same time a piece of ground on Ward's Island, The subsequent disposition of the children we containing ten acres, which is now used as a regard as an important part of the process of Potter's Field. This portion of Randall's Island restoration. After an average residence in the is topographically a separate and distinct location, house of a year or more, the boys are bound out and the occupation of it for a House of Refuge in the country to farming or trades, the girls to will not interfere in any way with the occupation domestic service. By this means, they are of the north end for Farm Schools or


other brought under the influence of moral families to kindred purpose. We mean to be good neighwhich they would never have had access under bors with the Governors of the Alms House, only other circumstances. To the girl, the influence that we intend to compete with them in the supof a well ordered family, the tone of refinement, ply of apprentices, and gain, if we can, the rethe moral atmosphere which surrounds her in all putation of furnishing the most useful and best her domestic employments, are a particularly va- behaved children. Our formidable wall of enluable means of awakening a sense of delicacy closure will protect our children from the contaand an appreciation of the beauty of a virtuous mination of theirs, or vice versa, as the case womanly character.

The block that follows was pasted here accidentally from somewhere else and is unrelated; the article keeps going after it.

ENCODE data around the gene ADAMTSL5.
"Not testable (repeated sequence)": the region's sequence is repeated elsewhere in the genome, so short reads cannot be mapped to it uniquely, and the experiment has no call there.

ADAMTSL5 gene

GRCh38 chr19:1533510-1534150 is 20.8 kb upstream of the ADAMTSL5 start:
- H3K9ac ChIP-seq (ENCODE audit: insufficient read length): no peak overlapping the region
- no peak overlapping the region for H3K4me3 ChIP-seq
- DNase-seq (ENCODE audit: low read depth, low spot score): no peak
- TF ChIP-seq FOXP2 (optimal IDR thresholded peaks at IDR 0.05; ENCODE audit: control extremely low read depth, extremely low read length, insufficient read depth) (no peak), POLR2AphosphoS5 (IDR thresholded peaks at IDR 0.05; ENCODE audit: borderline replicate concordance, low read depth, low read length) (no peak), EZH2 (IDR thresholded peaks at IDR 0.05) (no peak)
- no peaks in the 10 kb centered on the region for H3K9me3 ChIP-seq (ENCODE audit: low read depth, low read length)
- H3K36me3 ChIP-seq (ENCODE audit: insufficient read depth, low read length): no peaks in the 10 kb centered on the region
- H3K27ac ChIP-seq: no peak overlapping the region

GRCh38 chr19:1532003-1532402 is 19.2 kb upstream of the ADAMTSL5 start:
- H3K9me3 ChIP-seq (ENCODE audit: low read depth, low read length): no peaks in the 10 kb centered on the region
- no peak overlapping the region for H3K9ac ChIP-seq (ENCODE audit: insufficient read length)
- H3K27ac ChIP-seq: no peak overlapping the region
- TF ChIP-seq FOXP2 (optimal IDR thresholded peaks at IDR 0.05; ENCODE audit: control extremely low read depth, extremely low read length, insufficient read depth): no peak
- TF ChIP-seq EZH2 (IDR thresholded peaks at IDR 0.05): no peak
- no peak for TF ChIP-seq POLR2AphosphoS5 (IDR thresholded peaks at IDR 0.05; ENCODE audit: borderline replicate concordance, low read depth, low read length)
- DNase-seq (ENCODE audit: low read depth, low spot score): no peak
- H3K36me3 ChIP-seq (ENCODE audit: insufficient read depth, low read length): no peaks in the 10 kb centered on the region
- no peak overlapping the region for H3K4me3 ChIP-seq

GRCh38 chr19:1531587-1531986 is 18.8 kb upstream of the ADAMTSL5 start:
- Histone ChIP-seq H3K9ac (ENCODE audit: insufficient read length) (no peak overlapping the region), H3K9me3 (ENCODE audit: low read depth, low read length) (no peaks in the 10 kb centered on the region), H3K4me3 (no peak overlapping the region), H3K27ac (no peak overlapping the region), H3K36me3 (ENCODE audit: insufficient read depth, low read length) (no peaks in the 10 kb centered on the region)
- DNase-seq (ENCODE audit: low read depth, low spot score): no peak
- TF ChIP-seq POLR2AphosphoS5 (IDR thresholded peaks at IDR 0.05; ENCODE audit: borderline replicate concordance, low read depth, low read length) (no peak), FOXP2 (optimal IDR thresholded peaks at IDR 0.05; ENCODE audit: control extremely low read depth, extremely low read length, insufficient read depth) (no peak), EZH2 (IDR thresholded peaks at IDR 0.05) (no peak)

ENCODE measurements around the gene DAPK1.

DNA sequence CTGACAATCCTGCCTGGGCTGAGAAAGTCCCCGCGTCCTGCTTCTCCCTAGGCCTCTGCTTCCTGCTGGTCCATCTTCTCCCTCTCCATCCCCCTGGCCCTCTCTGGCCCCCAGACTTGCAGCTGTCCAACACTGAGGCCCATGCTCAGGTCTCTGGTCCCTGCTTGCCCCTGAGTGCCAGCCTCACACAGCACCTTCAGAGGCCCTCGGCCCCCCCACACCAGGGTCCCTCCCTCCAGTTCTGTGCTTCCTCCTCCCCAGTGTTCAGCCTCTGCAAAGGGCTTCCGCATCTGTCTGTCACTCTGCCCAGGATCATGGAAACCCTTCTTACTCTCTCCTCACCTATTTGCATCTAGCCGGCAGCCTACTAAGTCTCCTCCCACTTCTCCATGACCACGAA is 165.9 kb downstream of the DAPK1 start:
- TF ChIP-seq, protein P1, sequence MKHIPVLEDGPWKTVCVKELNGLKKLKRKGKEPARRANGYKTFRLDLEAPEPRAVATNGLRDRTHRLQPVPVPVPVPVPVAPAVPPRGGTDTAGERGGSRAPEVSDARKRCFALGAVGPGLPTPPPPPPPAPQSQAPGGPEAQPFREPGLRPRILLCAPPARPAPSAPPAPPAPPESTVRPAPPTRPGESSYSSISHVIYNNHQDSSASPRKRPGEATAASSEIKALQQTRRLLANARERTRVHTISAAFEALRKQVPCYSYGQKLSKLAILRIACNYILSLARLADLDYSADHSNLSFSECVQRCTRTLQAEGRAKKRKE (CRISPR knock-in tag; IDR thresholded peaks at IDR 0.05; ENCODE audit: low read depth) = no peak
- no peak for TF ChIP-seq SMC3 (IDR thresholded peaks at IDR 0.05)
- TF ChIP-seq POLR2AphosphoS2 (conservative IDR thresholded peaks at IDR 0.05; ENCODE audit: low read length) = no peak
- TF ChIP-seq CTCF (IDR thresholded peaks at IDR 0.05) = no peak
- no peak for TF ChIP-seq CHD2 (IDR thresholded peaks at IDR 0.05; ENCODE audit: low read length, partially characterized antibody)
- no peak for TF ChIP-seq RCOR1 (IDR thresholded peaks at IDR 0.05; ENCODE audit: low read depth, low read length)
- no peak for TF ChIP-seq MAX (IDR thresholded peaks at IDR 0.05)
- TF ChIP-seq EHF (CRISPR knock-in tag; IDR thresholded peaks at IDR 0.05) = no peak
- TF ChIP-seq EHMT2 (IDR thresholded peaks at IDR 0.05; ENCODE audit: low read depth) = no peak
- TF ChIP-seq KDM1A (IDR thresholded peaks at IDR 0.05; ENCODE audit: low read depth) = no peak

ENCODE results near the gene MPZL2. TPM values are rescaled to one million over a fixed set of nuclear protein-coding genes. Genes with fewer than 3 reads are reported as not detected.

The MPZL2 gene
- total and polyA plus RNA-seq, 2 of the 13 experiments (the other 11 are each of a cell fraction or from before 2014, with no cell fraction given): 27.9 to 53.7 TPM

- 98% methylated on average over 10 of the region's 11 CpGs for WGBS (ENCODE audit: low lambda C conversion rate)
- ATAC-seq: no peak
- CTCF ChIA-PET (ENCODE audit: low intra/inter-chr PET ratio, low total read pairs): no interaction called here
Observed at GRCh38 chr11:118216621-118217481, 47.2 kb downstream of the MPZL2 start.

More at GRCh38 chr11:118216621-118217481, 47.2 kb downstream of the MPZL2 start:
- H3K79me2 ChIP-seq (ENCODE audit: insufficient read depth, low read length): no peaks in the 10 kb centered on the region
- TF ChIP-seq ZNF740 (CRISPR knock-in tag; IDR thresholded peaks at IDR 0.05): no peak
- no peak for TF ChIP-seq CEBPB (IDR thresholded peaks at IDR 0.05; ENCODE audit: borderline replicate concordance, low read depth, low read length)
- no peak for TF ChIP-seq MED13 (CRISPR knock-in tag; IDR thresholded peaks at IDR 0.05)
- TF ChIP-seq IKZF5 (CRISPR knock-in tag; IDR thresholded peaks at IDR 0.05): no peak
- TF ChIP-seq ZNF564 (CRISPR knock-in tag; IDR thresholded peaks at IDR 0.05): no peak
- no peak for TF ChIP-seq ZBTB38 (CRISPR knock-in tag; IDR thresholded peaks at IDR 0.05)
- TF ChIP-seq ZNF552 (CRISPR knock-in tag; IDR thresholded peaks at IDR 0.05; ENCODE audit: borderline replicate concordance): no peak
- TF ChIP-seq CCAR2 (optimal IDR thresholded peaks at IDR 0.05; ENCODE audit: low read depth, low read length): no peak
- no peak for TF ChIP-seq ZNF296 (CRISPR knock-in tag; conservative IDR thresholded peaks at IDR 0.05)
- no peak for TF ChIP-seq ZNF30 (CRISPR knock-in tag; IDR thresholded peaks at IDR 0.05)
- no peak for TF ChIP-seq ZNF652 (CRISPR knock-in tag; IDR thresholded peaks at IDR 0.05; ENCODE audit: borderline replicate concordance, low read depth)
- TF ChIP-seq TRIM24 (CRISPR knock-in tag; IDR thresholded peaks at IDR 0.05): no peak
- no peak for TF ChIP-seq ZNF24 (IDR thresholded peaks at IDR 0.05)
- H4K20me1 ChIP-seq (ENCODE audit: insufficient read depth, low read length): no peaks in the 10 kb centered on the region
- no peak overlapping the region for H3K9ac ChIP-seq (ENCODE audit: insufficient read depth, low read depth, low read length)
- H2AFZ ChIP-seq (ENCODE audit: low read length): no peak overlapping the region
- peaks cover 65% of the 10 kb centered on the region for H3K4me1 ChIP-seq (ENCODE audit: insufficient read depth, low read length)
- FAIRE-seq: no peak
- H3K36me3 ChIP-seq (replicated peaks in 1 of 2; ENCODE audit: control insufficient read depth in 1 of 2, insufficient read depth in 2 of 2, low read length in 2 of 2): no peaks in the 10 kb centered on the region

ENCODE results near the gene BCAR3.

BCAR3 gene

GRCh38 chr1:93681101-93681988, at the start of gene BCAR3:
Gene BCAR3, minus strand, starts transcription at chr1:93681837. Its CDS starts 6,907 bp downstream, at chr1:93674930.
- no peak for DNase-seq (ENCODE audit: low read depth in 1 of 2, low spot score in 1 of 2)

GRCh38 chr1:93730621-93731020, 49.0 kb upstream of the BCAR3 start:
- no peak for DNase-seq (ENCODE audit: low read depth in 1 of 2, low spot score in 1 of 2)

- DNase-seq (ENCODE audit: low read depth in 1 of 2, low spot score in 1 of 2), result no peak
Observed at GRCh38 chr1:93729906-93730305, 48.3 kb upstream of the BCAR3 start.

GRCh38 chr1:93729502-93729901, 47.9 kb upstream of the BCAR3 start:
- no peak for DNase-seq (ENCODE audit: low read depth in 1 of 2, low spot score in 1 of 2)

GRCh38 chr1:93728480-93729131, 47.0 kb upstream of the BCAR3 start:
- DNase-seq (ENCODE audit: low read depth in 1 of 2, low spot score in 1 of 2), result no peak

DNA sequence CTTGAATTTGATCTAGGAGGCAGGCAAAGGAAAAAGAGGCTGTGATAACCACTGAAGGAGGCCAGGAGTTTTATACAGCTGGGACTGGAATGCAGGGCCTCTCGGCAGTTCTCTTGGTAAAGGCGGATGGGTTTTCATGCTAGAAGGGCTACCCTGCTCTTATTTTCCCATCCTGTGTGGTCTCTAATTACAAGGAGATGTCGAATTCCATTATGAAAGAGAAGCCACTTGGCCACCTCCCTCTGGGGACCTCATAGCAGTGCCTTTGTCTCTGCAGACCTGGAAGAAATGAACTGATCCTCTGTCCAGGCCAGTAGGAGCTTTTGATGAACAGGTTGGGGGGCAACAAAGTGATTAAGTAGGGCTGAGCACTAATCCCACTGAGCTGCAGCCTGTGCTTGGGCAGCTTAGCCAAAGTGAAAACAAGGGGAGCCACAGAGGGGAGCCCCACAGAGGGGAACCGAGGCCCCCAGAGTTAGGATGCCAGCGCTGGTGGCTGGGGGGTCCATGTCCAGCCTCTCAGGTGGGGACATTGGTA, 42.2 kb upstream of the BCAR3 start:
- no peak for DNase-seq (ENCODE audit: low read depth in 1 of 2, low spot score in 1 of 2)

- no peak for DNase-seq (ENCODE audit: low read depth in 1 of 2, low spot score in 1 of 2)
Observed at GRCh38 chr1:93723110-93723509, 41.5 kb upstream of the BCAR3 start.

With our older boys, a different course is pur- The new House of Refuge when completed, sued. They would be unmanageable as appren- is expected to furnish accommodations for one tices, and would run away. They are shipped, with their own and friends' consent, on whaling

thousand children. voyages. Remarkable success has attended these

The very energy which under other circumstances would have led them to ruin is here Fond as you are of books, there is only one turned to good account. The discipline of the that you will value at last; and with your head long voyage, the excitement of the new life, and on your pillow, you will hardly care to be told, companionship with men of generous indepen- that a new volume of the great history is pubdent spirit, constitute the appliances which they lished, or a marvellous epic, out-peering all its need, and when they come home, they have grown predecessors. “No; read me the twenty-third

may be.



Psalm. Let me hear the fourteenth of John.”, present dependent condition, supplies a melan. When your strength sinks yet lower—when your choly picture of British justice and humanity. interess in all under the sun has faded away, and Still, deeply as the advocates of religion and huebbing life affords not even a parting tear-it manity must deplore the acts of violence and will, for a moment, rally the worn faculties to wrong which have marked the intercourse behear the whisper, “ My flesh and my heart faileth; but God is the strength of my heart, and globe, it is some consolation to learn that a way